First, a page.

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WCC extends condolences, expresses concern over flood disaster in Europe

In a letter of solidarity to churches and all people throughout Germany, Belgium, Austria and the Netherlands, the moderator of the World Council of Churches (WCC) central committee Dr Agnes Abuom and WCC acting general secretary Rev. Prof. Dr Ioan Sauca extended condolences and concern for those who lost loved ones during the severe flooding that struck the region in mid-July.

Indigenous peoples and the pandemic in the land of inequalities

476 million indigenous people live around the world, of which 11.5% live in our Latin American region. In these years that we are going from the COVID 19 pandemic in our territories (indigenous or tribal at the Latin American level), the presence of many extractive companies, mainly uranium and lithium, has increased, land traffickers and among other monoculture companies with fires for the cultivation of oil palm, logging, putting vulnerable peoples at greater risk than what is already experienced.

African church leaders to declare stand on climate change

African church leaders are convening at a roundtable hosted by the All Africa Conference of Churches from 18-20 May in the Ethiopian capital of Addis Ababa to deliberate on the impact of climate change in Africa, and the need for the voices of the ecumenical community to be heard.

Ecumenical groups gather to prepare for UN climate talks

On the road to the next UN Climate Conference (the 26th Conference of Parties, or COP 26), churches and groups from a range of Christian traditions organised a webinar titled, “Raise Your Voice in Faith for Climate Justice,” on 13 May as part of the Global Action and Prayer for Climate Justice. 

Arctic communities to WCC pilgrims: “We need your voice”

Lorraine Netro, who was raised in the Gwichin First Nation of Old Crow, Yukon (Canada), is part of an indigenous community—but shes also a global citizen.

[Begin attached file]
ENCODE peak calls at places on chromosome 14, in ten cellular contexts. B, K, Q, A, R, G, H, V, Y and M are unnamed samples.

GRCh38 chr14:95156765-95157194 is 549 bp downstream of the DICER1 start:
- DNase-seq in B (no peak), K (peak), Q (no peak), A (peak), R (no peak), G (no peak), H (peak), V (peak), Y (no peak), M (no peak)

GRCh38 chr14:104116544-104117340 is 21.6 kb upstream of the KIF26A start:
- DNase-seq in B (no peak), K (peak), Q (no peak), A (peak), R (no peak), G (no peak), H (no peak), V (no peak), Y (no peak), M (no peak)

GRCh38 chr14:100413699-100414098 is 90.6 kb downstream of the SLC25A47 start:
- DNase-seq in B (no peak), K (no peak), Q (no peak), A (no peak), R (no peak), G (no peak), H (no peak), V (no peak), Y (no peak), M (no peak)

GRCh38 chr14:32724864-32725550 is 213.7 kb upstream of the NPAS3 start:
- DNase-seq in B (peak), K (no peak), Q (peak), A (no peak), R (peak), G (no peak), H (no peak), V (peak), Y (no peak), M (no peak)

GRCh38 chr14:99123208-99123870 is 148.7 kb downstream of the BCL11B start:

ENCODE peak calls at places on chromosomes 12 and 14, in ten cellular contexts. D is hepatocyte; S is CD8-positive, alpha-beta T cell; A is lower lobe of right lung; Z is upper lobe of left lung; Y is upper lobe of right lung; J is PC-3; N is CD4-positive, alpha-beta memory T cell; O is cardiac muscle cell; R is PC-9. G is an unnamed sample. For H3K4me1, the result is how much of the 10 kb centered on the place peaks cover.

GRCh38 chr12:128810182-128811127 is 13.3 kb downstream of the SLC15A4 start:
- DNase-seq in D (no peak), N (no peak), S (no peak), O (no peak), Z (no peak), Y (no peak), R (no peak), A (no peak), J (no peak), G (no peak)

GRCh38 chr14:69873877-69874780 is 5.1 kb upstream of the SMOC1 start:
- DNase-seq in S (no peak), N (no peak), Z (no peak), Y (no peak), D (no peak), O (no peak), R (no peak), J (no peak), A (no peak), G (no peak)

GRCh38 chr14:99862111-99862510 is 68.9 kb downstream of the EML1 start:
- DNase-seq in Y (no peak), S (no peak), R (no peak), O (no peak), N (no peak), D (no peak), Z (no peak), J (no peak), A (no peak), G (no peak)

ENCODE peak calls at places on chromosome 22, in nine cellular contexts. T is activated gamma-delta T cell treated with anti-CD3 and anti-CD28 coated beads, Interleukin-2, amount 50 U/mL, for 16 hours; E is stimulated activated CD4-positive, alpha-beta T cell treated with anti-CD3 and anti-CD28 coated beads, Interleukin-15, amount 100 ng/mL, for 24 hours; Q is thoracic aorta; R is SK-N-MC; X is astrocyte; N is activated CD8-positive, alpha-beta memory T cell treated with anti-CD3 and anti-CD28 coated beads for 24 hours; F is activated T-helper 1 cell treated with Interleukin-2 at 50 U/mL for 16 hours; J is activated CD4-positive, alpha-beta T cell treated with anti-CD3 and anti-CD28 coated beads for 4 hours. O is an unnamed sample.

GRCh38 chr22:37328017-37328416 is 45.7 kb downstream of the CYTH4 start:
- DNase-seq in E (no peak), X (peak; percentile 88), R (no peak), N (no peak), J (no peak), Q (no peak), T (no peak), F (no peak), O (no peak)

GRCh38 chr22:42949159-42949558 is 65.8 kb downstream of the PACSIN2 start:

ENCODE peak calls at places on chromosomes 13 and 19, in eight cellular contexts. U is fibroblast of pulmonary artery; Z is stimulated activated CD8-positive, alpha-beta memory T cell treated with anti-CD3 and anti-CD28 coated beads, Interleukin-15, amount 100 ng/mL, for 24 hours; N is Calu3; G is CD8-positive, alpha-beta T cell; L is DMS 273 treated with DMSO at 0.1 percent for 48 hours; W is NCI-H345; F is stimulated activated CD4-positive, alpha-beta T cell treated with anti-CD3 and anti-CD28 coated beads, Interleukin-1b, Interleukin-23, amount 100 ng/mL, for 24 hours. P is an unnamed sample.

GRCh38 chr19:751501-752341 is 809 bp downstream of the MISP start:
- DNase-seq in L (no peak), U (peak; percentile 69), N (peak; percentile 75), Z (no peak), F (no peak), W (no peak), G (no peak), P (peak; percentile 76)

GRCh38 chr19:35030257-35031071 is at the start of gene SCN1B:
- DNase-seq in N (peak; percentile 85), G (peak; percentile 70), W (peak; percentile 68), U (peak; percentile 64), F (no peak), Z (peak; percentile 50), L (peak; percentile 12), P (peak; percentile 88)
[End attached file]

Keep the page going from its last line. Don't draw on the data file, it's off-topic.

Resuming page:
Todays Arctic peoples are important members of global society,” Netro said. The survival of Arctic cultures and communities remains tied to the wildlife and landscape of the Arctic Refuge.”

Economic and fiscal challenges from COVID-19

The aftermath of the pandemic will present enormous long-term political, social and economic challenges. After the pandemic has subsided, there will be an enormous financial cost to be calculated – especially in terms of increased government debt for almost every country. In particular, there is a very real risk that the UN Sustainable Development Goals will not be met. As Christians, we cannot use COVID-19 as an excuse for inaction and the preferential option for the poor must be recognised.

Indigenous leaders illuminate vision of a new world economy

During a webinar organized through the New International Financial and Economic Architecture initiative (NIFEA), they spoke on the collusion of capitalism, colonialism, and Christianity, and shared how indigenous communities are well-suited to lead the ecumenical movement in seeking alternatives to the world’s death-dealing systems.

Youth amplify #NoDAPL movement in Standing Rock

Mni Wiconi

Water is life

This Lakota chant rang out anew as the Youth Council from the Standing Rock and Cheyenne River Nations gathered with elders, tribal leaders and other water protectors for a springtime rally. Religious leaders continued to stand with them in solidarity for water justice.